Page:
The good thing at this point was, that people in greater numbers were beginning to see the damage of taking a properly mixed piece of music, and then taking every instrument and pushing it to its ceiling. One has to ask, what would even be the purpose of mixing a song, if we were to follow by maxing everything to its absolute peak? Naturally, in a song there must be parts that tuck behind others, and parts that are meant to be louder and lead the listening experience. It would seem like an awful waste of time to then take the final master, and squash everything against its max peak ceiling, almost as if in the mixing process, every channel had been turned up one by one on purpose, and without recognizing the need for every part to have its place in the volume range.
While for some time there has been an illusion that louder is somehow better, and that the person responsible for mixing the song must be more experienced, the reality is that louder music is actually not better produced, but arguably poorly produced through the heavy use of Dynamic Compression, Maximizer plug-ins, and Brickwall Limiters; aggressively processing the overall signal to the point of creating essentially a "brick" out of the final wave pattern. The result is obviously a mix with little dynamics that while perceivably louder, fatigues the ear, often times making the listener not want to hear the record again; even if enjoyed and respected for having been a good piece of music. As famed Miami Bass producer Claudio Barella aka Debonaire comments: "Slamming audio levels into square waves has disappointingly become the ordinary standard set forth mostly by EDM. It's so simple to master audio for brickwall loudness that a caveman can do it."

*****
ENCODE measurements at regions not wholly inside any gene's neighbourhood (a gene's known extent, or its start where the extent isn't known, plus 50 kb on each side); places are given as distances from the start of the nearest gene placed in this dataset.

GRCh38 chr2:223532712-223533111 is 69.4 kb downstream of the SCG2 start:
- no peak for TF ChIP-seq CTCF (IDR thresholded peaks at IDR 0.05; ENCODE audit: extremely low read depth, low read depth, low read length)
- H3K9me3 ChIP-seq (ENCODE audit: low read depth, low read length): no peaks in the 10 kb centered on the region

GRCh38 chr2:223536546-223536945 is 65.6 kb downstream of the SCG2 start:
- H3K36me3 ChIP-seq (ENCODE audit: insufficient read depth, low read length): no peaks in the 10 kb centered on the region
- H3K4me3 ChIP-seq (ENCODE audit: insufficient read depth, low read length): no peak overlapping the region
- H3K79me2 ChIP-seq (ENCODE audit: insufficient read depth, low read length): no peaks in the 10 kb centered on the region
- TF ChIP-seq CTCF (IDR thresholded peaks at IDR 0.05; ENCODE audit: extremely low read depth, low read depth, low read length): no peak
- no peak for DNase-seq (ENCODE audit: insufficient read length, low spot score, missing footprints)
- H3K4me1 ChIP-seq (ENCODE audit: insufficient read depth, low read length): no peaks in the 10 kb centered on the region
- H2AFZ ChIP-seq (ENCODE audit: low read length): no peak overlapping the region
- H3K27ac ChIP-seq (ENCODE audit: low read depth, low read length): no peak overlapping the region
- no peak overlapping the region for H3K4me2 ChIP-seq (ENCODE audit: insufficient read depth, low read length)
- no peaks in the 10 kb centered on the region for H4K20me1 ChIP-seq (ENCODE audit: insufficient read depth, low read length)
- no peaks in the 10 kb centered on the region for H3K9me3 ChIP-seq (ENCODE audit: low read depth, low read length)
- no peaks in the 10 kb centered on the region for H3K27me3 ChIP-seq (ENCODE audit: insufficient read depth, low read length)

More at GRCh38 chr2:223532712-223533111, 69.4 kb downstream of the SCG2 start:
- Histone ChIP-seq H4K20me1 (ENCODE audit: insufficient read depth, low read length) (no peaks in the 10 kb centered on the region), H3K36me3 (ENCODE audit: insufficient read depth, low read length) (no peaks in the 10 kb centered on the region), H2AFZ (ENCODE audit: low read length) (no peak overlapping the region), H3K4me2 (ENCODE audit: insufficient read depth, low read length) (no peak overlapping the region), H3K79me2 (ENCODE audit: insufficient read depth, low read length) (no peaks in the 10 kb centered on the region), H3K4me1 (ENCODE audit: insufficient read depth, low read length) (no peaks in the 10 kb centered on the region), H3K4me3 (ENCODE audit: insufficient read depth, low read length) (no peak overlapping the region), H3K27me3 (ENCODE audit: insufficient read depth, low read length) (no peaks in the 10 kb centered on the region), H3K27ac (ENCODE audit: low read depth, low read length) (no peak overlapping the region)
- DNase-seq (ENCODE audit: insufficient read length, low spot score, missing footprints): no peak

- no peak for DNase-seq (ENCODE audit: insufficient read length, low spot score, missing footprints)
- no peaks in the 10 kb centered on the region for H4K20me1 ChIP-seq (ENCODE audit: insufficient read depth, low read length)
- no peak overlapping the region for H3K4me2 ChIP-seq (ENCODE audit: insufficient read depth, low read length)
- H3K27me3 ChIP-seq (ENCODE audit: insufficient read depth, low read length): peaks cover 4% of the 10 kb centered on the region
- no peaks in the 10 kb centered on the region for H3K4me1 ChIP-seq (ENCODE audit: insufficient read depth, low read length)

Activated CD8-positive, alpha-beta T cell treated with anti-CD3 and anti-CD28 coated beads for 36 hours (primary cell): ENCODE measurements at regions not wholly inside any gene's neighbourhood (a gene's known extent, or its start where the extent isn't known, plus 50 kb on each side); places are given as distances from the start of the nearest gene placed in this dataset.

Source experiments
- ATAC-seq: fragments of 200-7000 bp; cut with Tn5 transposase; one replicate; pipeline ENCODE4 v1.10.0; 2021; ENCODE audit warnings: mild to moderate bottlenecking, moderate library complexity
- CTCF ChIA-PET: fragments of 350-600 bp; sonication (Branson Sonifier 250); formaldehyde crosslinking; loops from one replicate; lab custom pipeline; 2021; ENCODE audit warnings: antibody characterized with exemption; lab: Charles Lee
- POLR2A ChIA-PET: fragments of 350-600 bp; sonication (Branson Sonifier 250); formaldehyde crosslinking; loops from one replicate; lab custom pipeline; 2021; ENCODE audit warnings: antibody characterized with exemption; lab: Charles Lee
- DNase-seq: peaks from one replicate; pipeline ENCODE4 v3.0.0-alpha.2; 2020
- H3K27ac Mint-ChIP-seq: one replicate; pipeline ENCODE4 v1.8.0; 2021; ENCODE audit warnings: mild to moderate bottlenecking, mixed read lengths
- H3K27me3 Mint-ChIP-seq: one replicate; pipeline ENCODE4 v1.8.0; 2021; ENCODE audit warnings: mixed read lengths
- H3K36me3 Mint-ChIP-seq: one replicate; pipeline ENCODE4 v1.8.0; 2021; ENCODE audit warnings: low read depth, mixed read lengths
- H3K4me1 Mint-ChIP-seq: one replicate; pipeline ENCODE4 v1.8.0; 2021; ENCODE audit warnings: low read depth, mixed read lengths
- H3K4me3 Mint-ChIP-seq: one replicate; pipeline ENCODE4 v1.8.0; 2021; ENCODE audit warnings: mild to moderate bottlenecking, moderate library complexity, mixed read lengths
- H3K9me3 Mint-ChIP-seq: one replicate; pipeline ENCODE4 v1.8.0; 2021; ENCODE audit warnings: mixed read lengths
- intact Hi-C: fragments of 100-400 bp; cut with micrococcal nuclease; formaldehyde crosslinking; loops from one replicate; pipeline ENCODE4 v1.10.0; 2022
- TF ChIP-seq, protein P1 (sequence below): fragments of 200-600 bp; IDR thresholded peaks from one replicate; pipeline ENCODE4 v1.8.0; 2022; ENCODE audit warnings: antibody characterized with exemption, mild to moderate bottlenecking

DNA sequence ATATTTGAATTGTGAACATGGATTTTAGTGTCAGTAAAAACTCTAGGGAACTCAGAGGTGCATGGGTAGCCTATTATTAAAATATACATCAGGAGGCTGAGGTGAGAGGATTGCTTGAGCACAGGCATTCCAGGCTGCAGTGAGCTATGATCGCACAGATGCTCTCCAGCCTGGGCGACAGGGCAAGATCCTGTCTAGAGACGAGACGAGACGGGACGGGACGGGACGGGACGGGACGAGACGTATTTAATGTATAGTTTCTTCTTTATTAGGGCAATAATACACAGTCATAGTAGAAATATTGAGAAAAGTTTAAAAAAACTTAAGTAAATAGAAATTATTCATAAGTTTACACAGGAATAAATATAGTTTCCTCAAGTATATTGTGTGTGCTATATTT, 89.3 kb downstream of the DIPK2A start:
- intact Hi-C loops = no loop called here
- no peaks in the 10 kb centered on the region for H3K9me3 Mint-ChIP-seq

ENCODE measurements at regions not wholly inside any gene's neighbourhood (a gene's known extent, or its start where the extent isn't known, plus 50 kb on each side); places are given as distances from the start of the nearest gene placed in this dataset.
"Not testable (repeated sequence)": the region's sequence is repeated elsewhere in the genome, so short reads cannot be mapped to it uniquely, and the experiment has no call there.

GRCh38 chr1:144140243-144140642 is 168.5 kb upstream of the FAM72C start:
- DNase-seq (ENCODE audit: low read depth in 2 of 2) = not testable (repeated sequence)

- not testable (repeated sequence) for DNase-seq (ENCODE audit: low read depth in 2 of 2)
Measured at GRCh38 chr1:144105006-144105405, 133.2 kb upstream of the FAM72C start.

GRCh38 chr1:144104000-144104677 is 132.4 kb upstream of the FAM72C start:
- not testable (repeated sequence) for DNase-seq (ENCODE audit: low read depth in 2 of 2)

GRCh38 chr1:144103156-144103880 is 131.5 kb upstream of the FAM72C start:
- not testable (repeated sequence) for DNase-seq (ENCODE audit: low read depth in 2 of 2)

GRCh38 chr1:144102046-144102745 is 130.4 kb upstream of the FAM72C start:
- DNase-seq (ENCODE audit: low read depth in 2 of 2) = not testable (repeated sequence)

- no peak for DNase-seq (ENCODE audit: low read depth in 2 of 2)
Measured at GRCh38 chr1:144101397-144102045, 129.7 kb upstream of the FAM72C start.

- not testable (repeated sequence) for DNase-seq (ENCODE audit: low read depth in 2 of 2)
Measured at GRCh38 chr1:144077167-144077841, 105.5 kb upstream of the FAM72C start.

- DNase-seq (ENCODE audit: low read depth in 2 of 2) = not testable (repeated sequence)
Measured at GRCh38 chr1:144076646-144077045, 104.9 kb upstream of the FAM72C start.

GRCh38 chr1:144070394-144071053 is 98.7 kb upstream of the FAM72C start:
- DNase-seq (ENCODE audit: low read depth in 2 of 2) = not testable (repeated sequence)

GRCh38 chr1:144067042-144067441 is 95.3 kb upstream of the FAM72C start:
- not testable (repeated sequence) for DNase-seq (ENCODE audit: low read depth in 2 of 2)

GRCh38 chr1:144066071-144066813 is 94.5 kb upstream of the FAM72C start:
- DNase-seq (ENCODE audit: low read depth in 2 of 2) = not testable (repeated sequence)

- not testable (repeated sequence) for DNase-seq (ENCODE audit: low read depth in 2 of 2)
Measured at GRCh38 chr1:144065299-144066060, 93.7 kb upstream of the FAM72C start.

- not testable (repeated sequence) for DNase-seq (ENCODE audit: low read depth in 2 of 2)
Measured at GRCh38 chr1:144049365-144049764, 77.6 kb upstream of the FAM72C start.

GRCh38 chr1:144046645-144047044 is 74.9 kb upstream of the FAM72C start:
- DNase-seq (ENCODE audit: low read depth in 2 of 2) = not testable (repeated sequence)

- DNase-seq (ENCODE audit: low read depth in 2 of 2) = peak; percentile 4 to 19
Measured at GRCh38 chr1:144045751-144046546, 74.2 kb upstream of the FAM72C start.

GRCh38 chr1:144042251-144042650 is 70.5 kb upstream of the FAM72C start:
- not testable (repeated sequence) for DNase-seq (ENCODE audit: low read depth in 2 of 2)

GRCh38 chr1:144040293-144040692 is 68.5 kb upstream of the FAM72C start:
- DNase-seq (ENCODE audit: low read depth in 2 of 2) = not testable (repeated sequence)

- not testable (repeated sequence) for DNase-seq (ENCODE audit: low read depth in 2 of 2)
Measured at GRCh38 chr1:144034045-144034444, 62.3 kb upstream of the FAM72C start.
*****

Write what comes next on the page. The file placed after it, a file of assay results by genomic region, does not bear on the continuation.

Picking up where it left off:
Thankfully, as this trend continues, and there is more of an understanding that something truly is rather wrong with music these days. And that it's not just Audio Compression for digital downloading purposes, but a competing culture that has either forgotten, or never learned the value of proper mastering techniques. Then perhaps loudness will no longer be the ultimate goal, but instead it will be to make well-balanced dynamic music that is enjoyable to listen to.